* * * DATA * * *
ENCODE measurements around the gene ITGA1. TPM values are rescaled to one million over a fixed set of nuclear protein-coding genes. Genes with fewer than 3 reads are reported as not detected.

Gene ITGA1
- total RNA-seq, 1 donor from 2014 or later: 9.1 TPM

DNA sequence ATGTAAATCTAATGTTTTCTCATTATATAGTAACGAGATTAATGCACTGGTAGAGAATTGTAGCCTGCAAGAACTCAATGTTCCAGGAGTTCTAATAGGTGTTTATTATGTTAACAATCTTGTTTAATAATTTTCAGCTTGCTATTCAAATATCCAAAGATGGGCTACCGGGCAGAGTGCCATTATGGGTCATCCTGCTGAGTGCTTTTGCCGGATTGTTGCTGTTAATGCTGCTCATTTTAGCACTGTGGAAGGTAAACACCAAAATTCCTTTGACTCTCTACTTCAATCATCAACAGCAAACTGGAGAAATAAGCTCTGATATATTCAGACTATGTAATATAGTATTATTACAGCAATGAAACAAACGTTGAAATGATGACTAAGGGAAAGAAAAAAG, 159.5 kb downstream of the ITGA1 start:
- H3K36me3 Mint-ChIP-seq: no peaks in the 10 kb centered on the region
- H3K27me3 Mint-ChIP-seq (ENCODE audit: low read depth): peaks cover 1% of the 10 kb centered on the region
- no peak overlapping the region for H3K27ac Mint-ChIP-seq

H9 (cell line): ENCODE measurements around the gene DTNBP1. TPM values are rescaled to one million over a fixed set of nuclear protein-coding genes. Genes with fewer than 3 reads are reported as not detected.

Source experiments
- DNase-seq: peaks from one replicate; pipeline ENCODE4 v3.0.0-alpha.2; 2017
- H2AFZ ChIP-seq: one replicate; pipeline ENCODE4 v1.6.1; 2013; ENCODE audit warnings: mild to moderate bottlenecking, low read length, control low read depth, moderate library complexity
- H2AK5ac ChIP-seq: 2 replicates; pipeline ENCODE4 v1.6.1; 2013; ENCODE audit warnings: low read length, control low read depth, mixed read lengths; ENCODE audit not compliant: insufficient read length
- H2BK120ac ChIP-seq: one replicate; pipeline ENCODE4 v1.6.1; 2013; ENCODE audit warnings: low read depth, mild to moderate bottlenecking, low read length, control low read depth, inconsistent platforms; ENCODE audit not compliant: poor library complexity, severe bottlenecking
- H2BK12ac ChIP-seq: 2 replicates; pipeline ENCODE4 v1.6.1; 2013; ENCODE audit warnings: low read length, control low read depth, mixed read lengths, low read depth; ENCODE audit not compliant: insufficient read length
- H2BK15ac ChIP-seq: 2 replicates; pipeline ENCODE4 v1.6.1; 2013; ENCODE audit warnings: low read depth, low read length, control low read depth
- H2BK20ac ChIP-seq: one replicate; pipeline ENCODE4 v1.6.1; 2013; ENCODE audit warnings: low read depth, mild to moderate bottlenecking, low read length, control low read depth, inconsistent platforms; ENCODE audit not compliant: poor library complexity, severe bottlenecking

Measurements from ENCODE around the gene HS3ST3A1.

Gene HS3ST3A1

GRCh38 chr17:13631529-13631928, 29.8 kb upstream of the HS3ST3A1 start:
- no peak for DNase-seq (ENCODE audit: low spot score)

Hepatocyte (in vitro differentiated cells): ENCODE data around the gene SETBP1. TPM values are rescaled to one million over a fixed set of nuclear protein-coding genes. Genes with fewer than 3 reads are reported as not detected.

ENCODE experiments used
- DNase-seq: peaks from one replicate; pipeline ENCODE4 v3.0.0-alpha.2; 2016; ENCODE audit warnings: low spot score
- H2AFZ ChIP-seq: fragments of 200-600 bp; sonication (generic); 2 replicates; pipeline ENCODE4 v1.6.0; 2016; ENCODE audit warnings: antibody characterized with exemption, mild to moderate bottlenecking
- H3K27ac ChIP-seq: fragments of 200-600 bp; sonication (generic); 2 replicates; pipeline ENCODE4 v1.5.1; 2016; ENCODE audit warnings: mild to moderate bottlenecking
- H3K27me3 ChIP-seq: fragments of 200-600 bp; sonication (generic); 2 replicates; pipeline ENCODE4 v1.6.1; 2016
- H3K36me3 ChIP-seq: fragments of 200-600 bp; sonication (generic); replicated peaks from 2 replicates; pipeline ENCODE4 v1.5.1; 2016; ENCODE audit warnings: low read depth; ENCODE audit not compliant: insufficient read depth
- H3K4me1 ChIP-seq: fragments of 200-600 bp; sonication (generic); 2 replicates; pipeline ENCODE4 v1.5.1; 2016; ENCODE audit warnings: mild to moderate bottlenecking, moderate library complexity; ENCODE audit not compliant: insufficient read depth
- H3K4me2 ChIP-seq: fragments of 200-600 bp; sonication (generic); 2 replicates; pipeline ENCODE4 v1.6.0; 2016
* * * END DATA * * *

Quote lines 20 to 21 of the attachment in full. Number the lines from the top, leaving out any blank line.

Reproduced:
- no peak for DNase-seq (ENCODE audit: low spot score)

Hepatocyte (in vitro differentiated cells): ENCODE data around the gene SETBP1. TPM values are rescaled to one million over a fixed set of nuclear protein-coding genes. Genes with fewer than 3 reads are reported as not detected.